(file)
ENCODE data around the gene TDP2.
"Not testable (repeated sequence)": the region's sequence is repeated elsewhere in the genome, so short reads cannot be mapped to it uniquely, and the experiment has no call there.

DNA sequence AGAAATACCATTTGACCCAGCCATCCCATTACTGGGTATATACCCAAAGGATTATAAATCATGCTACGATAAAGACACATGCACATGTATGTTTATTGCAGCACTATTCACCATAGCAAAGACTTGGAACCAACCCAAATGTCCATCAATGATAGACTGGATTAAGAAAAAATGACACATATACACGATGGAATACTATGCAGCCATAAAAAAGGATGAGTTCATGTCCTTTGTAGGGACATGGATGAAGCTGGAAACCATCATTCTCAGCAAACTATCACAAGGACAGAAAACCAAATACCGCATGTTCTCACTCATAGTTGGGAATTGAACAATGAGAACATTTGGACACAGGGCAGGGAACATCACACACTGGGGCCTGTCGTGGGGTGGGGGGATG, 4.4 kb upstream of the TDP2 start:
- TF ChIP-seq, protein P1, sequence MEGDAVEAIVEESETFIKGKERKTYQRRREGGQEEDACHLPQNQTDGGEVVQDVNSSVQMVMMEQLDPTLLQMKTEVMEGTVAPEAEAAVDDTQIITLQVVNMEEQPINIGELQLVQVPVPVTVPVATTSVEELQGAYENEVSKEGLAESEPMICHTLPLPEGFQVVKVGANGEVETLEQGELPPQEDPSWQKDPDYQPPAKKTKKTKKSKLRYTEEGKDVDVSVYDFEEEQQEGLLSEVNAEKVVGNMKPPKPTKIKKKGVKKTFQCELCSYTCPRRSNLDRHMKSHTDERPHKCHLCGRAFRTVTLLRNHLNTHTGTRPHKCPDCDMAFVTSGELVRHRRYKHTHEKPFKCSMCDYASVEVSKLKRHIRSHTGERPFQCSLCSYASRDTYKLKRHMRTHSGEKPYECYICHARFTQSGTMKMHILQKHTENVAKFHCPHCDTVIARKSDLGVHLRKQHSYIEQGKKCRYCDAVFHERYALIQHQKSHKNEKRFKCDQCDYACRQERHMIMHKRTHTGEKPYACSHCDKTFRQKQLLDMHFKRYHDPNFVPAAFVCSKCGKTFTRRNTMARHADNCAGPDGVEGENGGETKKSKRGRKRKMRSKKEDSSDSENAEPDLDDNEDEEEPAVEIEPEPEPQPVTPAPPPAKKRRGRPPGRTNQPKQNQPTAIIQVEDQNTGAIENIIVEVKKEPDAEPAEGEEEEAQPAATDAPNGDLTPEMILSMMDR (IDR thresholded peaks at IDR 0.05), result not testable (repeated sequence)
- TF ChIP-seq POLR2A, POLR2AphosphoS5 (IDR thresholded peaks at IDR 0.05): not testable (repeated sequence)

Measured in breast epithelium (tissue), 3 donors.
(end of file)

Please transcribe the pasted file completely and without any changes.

ENCODE data around the gene TDP2.
"Not testable (repeated sequence)": the region's sequence is repeated elsewhere in the genome, so short reads cannot be mapped to it uniquely, and the experiment has no call there.

DNA sequence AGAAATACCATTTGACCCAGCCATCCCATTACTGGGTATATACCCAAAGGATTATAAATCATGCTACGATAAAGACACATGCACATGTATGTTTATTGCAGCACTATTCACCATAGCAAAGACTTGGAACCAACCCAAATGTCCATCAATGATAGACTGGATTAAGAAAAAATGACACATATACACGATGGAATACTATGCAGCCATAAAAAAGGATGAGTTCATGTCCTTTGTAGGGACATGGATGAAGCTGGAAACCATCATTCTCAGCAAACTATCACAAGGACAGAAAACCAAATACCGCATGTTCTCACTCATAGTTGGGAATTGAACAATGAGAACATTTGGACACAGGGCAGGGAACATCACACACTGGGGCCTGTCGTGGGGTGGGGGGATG, 4.4 kb upstream of the TDP2 start:
- TF ChIP-seq, protein P1, sequence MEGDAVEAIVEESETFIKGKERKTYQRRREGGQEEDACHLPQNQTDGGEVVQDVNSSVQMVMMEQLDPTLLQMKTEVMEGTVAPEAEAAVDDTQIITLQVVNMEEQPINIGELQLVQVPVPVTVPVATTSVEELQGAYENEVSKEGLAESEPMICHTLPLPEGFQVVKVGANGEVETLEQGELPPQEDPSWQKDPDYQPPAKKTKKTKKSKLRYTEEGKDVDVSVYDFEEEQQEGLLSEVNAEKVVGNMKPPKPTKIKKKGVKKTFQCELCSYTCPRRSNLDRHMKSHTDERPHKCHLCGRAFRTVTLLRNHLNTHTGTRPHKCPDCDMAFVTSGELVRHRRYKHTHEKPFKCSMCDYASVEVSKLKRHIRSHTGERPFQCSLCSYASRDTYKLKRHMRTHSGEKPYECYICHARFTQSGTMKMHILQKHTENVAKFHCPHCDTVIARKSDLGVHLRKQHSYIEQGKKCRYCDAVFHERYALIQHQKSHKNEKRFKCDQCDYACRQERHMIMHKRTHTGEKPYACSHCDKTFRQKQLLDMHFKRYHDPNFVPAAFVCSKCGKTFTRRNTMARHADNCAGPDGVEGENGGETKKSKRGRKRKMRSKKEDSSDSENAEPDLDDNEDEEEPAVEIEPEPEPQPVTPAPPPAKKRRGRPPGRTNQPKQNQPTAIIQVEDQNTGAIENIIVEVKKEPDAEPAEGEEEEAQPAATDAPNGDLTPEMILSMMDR (IDR thresholded peaks at IDR 0.05), result not testable (repeated sequence)
- TF ChIP-seq POLR2A, POLR2AphosphoS5 (IDR thresholded peaks at IDR 0.05): not testable (repeated sequence)

Measured in breast epithelium (tissue), 3 donors.